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Oct 05 - Southbound

And so, at last, the crew of the RRS James Clark Ross, under the Captaincy of Chris Elliott, set to sea aiming for southern waters. After a final night out on home British soil, preparations were made the following morning of 2nd October. On a nice blue skied morning, with minimal breeze and scattered cloud, all final checks were undertaken, and it was around midday that the gangway was craned back onto the ship. This crew, having been on leave since landing in Portland after returning from Antarctica last season in May, have, at last, had to remember how to do such things.

The gangway comes onboard The gangway is lifted onboard.

After the gangway came the large fenders, which had been saving the ship from damage whilst moored up at Immingham. These were also initially craned onto the deck before being lifted high up onto the top deck for storage whilst at sea. The ship was manoeuvred away from its space for the last week and into the port's huge lock. Due to the lower level of the water outside the dock, about 6 feet needed to be drained prior to the ship being able to hit open water and say good-bye to UK soil for a further 8 months or so.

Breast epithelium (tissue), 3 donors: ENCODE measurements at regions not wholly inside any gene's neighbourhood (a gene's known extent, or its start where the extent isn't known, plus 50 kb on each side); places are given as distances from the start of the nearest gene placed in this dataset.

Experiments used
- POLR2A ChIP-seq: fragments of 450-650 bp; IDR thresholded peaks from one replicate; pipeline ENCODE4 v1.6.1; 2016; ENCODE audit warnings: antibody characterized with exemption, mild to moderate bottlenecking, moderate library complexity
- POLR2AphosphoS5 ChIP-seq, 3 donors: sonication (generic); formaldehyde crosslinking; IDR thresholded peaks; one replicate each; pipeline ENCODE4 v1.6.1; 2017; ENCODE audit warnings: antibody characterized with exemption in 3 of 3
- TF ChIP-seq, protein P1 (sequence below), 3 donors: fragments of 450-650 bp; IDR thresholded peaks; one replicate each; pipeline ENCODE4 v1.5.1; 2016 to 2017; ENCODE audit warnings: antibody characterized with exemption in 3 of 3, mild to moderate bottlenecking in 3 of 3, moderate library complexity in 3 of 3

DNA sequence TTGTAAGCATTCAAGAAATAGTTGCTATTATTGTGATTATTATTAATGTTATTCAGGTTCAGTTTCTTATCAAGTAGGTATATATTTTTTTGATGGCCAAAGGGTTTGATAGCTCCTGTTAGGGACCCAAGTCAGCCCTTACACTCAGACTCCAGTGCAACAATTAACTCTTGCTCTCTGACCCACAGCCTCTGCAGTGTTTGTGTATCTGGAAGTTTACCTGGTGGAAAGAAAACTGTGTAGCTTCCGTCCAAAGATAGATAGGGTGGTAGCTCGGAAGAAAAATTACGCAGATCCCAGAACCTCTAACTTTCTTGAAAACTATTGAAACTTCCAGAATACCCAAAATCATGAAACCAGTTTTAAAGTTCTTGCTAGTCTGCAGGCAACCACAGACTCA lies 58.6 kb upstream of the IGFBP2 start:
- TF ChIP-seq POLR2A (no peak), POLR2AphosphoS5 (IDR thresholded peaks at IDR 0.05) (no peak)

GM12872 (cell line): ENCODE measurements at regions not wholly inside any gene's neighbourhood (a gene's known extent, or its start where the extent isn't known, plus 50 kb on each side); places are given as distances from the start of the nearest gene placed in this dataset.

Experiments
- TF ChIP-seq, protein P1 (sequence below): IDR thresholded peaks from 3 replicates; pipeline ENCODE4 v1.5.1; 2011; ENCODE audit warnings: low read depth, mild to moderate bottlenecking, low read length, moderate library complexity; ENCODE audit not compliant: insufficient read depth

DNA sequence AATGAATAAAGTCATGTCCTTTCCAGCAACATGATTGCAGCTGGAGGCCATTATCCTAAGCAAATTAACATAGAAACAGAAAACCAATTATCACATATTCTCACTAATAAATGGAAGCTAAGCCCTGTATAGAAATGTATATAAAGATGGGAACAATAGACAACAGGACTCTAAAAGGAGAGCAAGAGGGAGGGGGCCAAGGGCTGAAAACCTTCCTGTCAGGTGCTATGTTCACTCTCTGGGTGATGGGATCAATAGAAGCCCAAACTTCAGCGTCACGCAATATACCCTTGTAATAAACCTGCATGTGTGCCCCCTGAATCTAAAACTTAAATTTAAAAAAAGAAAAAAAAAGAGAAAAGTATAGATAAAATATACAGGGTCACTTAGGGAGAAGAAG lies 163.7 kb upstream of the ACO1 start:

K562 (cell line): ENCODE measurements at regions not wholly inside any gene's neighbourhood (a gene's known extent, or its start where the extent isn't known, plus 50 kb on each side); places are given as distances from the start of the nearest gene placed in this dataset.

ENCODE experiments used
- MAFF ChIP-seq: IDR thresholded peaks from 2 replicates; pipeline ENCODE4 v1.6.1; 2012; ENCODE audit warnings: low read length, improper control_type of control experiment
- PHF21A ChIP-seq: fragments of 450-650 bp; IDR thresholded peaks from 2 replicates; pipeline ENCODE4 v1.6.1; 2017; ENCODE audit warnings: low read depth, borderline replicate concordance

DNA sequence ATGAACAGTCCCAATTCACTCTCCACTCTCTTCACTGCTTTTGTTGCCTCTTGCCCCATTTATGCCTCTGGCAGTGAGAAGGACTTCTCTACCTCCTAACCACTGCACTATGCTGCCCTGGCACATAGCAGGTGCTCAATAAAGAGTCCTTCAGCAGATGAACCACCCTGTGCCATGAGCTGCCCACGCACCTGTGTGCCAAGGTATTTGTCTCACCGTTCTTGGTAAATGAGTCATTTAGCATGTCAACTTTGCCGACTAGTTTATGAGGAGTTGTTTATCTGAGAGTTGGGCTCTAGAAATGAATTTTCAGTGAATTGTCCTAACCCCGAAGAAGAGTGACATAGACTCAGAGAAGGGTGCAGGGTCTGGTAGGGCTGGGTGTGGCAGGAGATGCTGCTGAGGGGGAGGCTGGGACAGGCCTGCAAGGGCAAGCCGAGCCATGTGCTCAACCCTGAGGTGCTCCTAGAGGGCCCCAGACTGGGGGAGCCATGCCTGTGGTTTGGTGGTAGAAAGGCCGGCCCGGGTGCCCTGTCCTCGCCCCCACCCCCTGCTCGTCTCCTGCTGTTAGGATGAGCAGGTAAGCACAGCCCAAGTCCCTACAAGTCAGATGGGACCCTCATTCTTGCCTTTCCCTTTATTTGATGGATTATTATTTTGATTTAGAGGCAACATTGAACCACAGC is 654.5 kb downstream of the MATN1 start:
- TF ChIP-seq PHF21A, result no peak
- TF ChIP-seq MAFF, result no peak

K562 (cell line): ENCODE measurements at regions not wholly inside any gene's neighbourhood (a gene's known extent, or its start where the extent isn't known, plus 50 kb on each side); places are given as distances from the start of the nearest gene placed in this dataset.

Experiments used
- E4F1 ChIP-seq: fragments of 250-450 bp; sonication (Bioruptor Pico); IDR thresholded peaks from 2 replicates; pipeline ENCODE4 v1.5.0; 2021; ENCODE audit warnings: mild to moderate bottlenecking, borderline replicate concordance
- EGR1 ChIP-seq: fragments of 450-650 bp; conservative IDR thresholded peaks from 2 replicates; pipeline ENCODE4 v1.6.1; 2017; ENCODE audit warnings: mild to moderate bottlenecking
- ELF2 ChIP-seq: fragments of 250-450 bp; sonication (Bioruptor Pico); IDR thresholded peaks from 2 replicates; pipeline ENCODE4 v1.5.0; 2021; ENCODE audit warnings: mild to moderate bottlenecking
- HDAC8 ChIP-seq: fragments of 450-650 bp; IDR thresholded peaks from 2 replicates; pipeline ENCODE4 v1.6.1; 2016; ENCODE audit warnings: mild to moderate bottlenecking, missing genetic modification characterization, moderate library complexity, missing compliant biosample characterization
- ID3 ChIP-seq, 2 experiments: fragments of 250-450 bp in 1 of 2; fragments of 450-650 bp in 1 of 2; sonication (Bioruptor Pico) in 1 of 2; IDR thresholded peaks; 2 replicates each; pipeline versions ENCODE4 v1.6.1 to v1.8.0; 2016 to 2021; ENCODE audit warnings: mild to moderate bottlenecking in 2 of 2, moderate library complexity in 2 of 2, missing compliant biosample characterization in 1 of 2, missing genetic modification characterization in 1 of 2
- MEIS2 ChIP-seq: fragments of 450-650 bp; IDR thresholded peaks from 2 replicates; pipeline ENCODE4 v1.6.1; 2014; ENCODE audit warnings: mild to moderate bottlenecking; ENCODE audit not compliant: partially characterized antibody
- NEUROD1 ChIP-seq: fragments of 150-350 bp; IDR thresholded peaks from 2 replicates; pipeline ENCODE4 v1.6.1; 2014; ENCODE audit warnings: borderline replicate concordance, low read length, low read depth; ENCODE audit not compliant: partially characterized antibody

The fenders on deck The fenders on deck.

The JCR leaves the dock The JCR leaves the dock.

Throughout all of this, on board was one of the many Spurn Pilots operating out of the Vessel Traffic Services Centre at Spurn Point. This is necessary for the safety of the ship as it is passing through the busiest foreign trading estuary in the country. The mere fact that there are 40,000 shipping movements in and out of the Humber Estuary each year make it a essential to draw on the experience of such local pilots and the radar system which monitors all vessels in and out of the Humber, 24 hrs per day from the VTS Centre. On leaving the confines of the estuary the pilot was transferred back to one of the VTS's own vessels, leaving the James Clark Ross to head south in beautiful conditions to our next destination of Gibraltar.

The Pilot disembarks The Pilot disembarks.

The JCR, in fine weather and minimal swell, then headed down the east coast of England, passed the cliffs of Dover around first light on 3rd October and on past the north-western tip of France, subsequently passing into the Bay of Biscay on the morning of 4th October.

The sea was calm and the weather was glorious, perfect for the first undertaking by BAS technical staff mid afternoon, when the ship stopped in deep water in the middle of the Bay of Biscay, to test equipment to be used later this field season on the JCR. The aim of the test was to check the function of certain transmitting and tracking equipment, which will, in the future, be used in conjunction with a remotely operated vehicle. The 'dummy' ROV was lowered deep into the water, enabling the ability of the ship to communicate with and track the equipment to be tested.

Testing equipment Testing equipment.

And so, on down to Gibraltar for Saturday 8th October.